Written by Fantasma el Rey
The Hot Club Of San Francisco has chosen sixteen tracks from Django Reinhardt and others who may have inspired him for their latest CD entitled Bohemian Maestro: Django Reinhardt And The Impressionists. Good choices for the band as its roots lie in the Django Gypsy tradition. Led by Paul Mehling, (guitar/banjo) for over twenty years The Hot Club has put out ten previous albums and is making their debut on Azica Records with this tribute to the master.
Jean “Django” Reinhardt (Django means “I awake” in Romani) is known for his gypsy swing style of guitar and banjo work. What makes him unique is the fact that due to extensive injuries by fire Django lost the use of two of his fingers on his left hand (the third and fourth) and is said to have played his solos with only two fingers, using the paralyzed two for chord work. Playing a string instrument is difficult enough as it is, but Django pulled it off with his injuries and gave birth to a very unique sound.
Filled with string bass, violin, banjo, rhythm and lead guitars, the Django sound is rounded out by piano, theremin, and at times various wind instruments (flute, oboe, clarinet, bassoon, horn), provided by the all-female Aeros Quintet. Django can jump with tunes like “Vendredi 13,” slow down and swing a bit with “Diminushing Blackness,” mellow out on “Nympheas” and get somber with the moody “Bolero.” “Diminushing Blackness” and “Bolero” have very dark tones to them especially “Bolero” with its heavily strummed, plodding guitar, tricky solos, and sad, weeping violin. An instant favorite. The other two Django tracks are the sweet “Messe/Improvisation” and “Improvisation No.3,” which is sad and dark one minute then bouncy the next and back to gloomy.
The Hot Club also covers three tunes by Claude Debussy. A short excerpt of “Pour l’egyptienne” continues the moody darkness of the weeping violin along with jangled guitar work and then reprise of the same title. Third by Debussy is the equally sad yet sweet “Clair De Lune,” one gets the feeling of a lost love in the moonlight as the guitar gently strums and picks over the quiet violin.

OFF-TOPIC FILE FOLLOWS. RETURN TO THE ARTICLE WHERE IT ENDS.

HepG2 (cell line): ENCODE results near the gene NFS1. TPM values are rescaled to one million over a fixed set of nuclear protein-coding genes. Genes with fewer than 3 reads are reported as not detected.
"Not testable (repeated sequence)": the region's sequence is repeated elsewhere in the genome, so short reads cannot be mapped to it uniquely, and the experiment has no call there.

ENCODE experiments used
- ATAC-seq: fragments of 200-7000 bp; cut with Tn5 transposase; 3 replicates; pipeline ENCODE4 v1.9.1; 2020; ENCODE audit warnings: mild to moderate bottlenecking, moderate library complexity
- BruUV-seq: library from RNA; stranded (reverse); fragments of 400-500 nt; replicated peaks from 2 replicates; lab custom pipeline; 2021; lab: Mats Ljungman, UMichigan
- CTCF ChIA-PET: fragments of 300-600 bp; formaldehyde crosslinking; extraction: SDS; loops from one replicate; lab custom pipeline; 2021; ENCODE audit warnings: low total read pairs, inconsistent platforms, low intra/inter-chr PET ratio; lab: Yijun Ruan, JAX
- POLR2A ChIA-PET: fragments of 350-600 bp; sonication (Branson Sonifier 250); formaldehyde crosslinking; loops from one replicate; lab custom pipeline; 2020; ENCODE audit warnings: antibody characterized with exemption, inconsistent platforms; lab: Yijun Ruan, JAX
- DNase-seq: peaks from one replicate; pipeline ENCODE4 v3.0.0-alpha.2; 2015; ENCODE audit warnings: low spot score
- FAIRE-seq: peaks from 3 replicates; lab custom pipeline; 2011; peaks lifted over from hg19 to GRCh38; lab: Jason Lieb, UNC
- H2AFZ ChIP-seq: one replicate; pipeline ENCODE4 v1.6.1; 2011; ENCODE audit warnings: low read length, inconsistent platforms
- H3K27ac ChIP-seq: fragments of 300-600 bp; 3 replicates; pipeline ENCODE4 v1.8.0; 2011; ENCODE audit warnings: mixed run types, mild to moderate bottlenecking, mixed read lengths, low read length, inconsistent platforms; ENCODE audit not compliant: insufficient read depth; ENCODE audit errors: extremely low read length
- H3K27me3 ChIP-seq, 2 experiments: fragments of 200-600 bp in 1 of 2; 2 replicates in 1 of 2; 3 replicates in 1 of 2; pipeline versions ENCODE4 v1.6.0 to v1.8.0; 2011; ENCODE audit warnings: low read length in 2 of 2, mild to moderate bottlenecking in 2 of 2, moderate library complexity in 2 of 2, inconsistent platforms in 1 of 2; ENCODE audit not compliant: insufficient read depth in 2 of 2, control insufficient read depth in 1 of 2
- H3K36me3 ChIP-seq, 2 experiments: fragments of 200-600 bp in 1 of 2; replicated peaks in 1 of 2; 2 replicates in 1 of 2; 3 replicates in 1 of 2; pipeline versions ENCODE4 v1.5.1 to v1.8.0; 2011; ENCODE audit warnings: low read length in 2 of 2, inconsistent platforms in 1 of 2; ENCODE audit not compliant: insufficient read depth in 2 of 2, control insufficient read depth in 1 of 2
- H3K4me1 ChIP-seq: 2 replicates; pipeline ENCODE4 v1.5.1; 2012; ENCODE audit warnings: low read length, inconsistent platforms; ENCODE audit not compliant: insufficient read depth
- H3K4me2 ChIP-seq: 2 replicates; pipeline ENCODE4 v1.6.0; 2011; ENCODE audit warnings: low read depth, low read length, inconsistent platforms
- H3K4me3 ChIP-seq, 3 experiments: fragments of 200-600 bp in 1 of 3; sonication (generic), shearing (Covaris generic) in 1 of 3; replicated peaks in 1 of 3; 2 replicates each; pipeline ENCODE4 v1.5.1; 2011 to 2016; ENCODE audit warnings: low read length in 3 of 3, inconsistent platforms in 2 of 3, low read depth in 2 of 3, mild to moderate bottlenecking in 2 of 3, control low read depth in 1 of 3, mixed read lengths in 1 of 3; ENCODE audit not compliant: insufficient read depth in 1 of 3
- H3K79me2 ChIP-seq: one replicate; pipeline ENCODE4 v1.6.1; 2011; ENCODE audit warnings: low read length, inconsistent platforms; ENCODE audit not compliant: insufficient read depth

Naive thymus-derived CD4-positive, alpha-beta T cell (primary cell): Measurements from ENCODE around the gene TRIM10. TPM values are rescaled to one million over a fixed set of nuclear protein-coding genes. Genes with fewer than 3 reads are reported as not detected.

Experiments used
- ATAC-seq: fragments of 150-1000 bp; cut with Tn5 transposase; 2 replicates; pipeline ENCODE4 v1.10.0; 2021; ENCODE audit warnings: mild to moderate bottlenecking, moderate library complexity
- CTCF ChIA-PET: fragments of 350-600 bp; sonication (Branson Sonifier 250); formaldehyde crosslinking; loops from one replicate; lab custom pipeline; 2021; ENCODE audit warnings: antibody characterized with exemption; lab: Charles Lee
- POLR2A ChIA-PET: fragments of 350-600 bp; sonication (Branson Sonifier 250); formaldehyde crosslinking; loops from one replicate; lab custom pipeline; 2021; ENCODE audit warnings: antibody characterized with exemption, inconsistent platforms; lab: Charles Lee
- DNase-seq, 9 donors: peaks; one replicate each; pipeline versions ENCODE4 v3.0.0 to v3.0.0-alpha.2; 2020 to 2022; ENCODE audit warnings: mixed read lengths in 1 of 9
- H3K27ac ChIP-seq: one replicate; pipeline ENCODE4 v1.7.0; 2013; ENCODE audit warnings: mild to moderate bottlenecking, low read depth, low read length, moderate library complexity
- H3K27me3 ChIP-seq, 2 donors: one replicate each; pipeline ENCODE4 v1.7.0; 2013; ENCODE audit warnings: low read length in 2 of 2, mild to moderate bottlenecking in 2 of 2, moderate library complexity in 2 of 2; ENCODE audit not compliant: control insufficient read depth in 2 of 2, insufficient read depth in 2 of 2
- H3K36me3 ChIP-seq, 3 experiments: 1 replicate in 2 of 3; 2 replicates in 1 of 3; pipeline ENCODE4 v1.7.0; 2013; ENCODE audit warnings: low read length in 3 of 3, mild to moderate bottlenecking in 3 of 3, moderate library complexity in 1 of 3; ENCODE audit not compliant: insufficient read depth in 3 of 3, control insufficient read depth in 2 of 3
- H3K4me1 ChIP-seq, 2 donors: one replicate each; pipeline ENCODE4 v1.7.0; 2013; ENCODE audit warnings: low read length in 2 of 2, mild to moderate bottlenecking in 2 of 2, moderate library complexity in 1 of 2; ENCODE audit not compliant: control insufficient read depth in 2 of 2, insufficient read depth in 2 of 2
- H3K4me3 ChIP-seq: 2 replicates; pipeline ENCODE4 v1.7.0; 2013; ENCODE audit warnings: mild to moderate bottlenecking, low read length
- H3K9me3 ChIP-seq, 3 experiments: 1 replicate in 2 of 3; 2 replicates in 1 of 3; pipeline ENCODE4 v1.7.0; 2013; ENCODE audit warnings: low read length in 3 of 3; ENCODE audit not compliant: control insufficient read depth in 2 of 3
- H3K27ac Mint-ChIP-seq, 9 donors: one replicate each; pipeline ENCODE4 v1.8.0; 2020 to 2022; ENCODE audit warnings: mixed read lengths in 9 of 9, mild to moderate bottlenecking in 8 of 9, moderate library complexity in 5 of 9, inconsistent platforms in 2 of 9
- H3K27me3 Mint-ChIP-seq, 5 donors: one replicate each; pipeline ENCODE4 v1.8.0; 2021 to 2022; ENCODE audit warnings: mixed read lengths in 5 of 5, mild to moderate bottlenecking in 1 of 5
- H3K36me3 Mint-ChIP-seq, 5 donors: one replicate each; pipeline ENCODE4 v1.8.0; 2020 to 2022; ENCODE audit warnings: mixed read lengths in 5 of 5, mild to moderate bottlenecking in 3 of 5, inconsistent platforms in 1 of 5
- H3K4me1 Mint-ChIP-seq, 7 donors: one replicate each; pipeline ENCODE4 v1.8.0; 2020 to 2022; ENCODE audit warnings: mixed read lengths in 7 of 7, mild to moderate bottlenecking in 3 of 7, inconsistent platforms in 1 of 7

Also included is a well-known waltz by Francis Poulenc, “Les Chemins De L’Amour;” a slow tune that fits right in with the other selections, offering more of the same quiet violin and guitar work done in waltz time and movement. On the other hand, there is Jelly Roll Morton’s “The Pearls” that jumps and swings with its lead banjo, peppy rhythm guitar, and solid, playful bass plucks.
Not to be left out of the mix The Hot Club has chimed in with three tracks of their own songs to match and rival the masters they adore so much. “Le Surdoue” is a jumpin’ ditty that kicks off the disc and gets you moving, laying the ground work for what is to come. The song flies at its open with guitar work, slows a bit in the center to let the violin sing, and gives way to the plunks of the bass as it pushes the song forward setting up track two. “Le Jongleur” pops with jumpy, jangled guitar, banjo strums, and singing, sweet violin as the bass thumps on behind them all, giving off a hint of the somber, moody tunes to come. “Waltz For M.C. Escher” is a slow and moody piece that brings all the elements together and adds the creepy, smooth theremin to the mix.
The Hot Club Of San Francisco: Bohemian Maestro: Django Reinhardt And The Impressionists is a fine introduction to both The Hot Club and Django (and friends) for those who don’t know much on the gypsy jazz of the ‘20s and ‘30s. For those familiar with the works of both, this CD will be a welcome addition to the collection as it is a fine album, filled with many wonderful songs that are easy to listen to over and over again as the CD clocks in at just about an hour. The moody tunes set next to the up-tempo jumps are beautifully placed and push the pace of the disc making a very enjoyable listen.